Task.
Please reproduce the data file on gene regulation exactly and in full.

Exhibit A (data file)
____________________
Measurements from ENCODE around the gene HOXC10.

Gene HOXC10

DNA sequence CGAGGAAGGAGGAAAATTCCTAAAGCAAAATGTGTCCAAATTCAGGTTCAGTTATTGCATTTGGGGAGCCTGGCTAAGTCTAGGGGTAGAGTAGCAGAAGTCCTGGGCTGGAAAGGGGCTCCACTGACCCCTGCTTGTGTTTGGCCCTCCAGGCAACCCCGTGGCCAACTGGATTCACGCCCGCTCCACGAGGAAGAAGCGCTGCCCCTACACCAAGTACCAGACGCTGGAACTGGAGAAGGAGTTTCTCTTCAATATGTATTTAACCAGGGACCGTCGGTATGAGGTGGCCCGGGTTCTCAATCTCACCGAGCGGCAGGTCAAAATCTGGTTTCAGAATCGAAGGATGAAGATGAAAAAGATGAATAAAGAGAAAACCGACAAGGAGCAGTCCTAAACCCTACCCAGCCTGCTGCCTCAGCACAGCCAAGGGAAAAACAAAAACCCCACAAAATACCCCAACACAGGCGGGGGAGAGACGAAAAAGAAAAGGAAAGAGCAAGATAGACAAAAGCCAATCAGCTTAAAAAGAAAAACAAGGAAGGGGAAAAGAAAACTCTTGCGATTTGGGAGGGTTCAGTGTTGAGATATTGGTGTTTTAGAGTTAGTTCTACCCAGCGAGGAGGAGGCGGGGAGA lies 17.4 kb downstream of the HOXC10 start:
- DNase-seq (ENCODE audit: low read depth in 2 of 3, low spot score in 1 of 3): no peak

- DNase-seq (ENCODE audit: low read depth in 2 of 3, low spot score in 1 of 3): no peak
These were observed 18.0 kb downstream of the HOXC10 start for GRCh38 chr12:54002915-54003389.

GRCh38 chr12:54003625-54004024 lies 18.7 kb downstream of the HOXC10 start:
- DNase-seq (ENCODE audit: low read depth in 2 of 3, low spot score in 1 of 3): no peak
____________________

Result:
Measurements from ENCODE around the gene HOXC10.

Gene HOXC10

DNA sequence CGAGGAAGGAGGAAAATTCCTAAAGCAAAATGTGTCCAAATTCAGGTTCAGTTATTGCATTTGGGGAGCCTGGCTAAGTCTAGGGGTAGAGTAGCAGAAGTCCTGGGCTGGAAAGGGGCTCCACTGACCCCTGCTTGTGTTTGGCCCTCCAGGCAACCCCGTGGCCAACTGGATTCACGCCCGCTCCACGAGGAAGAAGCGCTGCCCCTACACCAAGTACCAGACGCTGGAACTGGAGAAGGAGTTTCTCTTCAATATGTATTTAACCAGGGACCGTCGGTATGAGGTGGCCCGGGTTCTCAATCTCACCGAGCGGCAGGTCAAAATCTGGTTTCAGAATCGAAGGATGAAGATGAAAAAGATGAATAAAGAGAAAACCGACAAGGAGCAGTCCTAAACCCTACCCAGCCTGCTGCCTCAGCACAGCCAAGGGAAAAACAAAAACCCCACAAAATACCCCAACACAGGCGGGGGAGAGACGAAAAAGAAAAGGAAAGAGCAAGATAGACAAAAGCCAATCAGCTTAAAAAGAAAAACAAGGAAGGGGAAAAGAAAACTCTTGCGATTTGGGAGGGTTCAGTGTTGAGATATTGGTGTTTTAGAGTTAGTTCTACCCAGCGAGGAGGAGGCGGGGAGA lies 17.4 kb downstream of the HOXC10 start:
- DNase-seq (ENCODE audit: low read depth in 2 of 3, low spot score in 1 of 3): no peak

- DNase-seq (ENCODE audit: low read depth in 2 of 3, low spot score in 1 of 3): no peak
These were observed 18.0 kb downstream of the HOXC10 start for GRCh38 chr12:54002915-54003389.

GRCh38 chr12:54003625-54004024 lies 18.7 kb downstream of the HOXC10 start:
- DNase-seq (ENCODE audit: low read depth in 2 of 3, low spot score in 1 of 3): no peak